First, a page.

Grab working towards joining Nasdaq in Q3, CEO to own 2.2% stake in combined entity

Grab chief executive Anthony Tan will control 60.4 per cent of the company's voting power after the merger. PHOTO: REUTERS

SINGAPORE - Singapore-based Grab is working towards joining the Nasdaq in the third quarter with co-founder and chief executive Anthony Tan to own a 2.2 per cent stake in the new entity, according to a regulatory filing.

Grab announced its reverse merger with United States-based special purpose acquisition company Altimeter Growth Corp on Tuesday (April 13) - which will give the combined company a valuation of US$39.6 billion (S$52.9 billion), making it the largest deal of its kind.

The filing showed that Mr Tan's holding post-merger will comprise 122.9 million Class B ordinary shares under his own name, as well as 25.6 million under his fellow co-founder Tan Hooi Ling and 14.4 million under Grab president Ming Maa.

Ms Tan's and Mr Maa's shares will be beneficially owned by Mr Tan under a deed that will be entered into concurrently with the merger.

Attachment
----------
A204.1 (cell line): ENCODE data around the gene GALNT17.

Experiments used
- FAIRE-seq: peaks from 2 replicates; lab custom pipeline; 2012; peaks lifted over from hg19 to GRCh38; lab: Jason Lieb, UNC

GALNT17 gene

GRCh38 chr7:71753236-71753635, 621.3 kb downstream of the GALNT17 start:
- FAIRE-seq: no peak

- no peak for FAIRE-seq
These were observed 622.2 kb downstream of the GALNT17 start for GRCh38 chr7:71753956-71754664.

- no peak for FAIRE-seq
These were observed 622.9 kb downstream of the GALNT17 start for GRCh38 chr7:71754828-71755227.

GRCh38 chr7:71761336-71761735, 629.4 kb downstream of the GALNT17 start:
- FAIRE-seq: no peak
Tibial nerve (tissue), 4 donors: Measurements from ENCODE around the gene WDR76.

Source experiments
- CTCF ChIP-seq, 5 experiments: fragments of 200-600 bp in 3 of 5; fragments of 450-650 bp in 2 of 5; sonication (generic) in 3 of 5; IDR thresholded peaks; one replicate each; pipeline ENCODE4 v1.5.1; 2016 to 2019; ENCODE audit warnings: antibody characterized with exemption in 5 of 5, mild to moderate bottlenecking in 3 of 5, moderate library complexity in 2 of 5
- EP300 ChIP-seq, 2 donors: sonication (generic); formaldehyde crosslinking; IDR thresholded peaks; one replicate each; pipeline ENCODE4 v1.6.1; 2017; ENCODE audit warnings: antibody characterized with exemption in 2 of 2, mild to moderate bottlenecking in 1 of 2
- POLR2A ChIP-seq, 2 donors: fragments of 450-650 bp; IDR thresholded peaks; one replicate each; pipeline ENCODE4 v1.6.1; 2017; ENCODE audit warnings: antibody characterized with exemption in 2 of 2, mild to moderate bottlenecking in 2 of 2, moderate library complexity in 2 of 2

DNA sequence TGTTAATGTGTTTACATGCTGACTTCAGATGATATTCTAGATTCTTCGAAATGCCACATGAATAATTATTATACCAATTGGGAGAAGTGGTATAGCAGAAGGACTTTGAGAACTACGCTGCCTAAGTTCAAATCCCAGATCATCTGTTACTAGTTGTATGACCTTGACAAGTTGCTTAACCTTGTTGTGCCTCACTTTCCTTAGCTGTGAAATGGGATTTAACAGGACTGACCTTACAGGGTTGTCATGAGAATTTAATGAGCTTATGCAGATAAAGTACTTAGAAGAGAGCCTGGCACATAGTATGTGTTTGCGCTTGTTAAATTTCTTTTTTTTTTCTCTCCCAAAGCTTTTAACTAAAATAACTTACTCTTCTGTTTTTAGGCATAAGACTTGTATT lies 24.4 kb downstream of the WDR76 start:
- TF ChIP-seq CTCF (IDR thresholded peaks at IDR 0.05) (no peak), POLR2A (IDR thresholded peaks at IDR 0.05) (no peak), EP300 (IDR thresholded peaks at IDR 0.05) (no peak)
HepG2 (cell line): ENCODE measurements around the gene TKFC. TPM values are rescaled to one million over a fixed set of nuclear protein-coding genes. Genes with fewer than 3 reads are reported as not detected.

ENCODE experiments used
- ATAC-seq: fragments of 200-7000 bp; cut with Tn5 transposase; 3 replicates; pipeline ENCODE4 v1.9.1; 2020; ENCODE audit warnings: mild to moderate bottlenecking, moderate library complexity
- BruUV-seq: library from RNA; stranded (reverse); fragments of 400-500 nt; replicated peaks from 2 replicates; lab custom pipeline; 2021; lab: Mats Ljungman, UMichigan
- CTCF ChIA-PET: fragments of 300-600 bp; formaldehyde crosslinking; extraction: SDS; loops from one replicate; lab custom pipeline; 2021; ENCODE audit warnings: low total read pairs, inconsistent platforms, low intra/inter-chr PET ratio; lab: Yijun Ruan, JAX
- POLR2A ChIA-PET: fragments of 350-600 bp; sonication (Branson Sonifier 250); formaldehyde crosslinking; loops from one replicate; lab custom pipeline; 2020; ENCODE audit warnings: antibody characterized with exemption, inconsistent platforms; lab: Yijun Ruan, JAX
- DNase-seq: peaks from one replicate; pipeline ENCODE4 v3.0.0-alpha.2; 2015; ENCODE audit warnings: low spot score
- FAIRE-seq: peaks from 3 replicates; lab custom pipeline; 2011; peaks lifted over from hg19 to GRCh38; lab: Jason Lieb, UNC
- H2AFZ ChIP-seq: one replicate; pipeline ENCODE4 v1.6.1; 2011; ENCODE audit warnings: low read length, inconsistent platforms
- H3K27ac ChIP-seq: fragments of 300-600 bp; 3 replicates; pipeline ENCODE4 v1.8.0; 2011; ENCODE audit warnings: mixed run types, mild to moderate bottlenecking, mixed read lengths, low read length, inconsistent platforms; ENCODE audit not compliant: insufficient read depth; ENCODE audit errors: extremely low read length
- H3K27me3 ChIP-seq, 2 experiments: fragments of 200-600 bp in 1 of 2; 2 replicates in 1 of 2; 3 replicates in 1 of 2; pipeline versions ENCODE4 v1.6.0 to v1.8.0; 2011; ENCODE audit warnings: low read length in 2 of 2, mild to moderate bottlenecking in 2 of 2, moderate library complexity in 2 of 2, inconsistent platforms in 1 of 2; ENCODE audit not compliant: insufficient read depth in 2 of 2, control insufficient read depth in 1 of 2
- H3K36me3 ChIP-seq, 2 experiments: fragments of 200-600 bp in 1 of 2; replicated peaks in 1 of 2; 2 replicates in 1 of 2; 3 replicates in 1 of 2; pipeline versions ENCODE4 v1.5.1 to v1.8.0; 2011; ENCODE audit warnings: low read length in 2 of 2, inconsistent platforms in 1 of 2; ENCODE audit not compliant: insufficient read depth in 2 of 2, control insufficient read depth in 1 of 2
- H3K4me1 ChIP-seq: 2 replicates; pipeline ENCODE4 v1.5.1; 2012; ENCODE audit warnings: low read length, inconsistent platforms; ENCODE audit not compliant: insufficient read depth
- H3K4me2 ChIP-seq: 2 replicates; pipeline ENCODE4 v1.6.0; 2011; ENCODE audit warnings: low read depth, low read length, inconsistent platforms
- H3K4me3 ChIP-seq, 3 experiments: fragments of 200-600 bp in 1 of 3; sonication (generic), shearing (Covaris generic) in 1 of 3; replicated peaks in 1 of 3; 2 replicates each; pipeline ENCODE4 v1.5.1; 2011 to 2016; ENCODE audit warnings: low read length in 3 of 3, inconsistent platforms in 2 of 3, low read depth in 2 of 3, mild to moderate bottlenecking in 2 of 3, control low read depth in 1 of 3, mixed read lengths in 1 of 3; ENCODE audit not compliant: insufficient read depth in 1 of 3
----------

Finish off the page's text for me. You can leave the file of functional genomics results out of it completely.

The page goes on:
Grab's directors and executive officers collectively now hold 3.8 per cent of voting power, but this will change once the deal is completed.

Mr Tan will also control 60.4 per cent of the company's voting power after the merger by virtue of his Class B shares, each of which is entitled to 45 votes, while each Class A share gets one vote.

Key backer SoftBank Vision Fund will hold 18.6 per cent of ordinary shares post-merger, and 7.6 per cent of the voting power.

Grab's filing also showed that it recorded a loss of US$800 million on an Ebitda (earnings before interest, taxes, depreciation and amortisation) basis last year on adjusted net revenue of US$1.6 billion and a net loss of US$2.7 billion.

This followed losses of US$2.3 billion in 2019 and US$1.3 billion in 2018, on an Ebitda basis.

Its investor presentation predicts that overall earnings will turn positive on an Ebitda basis by 2023.

A separate filing also showed an e-mail in which Mr Tan told Grab employees on Tuesday that there is still a lot of work to be done before it rings the Nasdaq bell in the third quarter of this year.

"While this first major step to become a publicly traded company is an important milestone that should be celebrated, it comes with new potential distractions that we need to learn how to manage going forward - news on our plans to go public, the company's valuation and eventually, the inevitable up and down fluctuations of our stock price," he said.

But Mr Tan also added that these short-term considerations must not be a distraction: "We're just touching the tip of the iceberg in terms of the impact we can and will make on South-east Asia."

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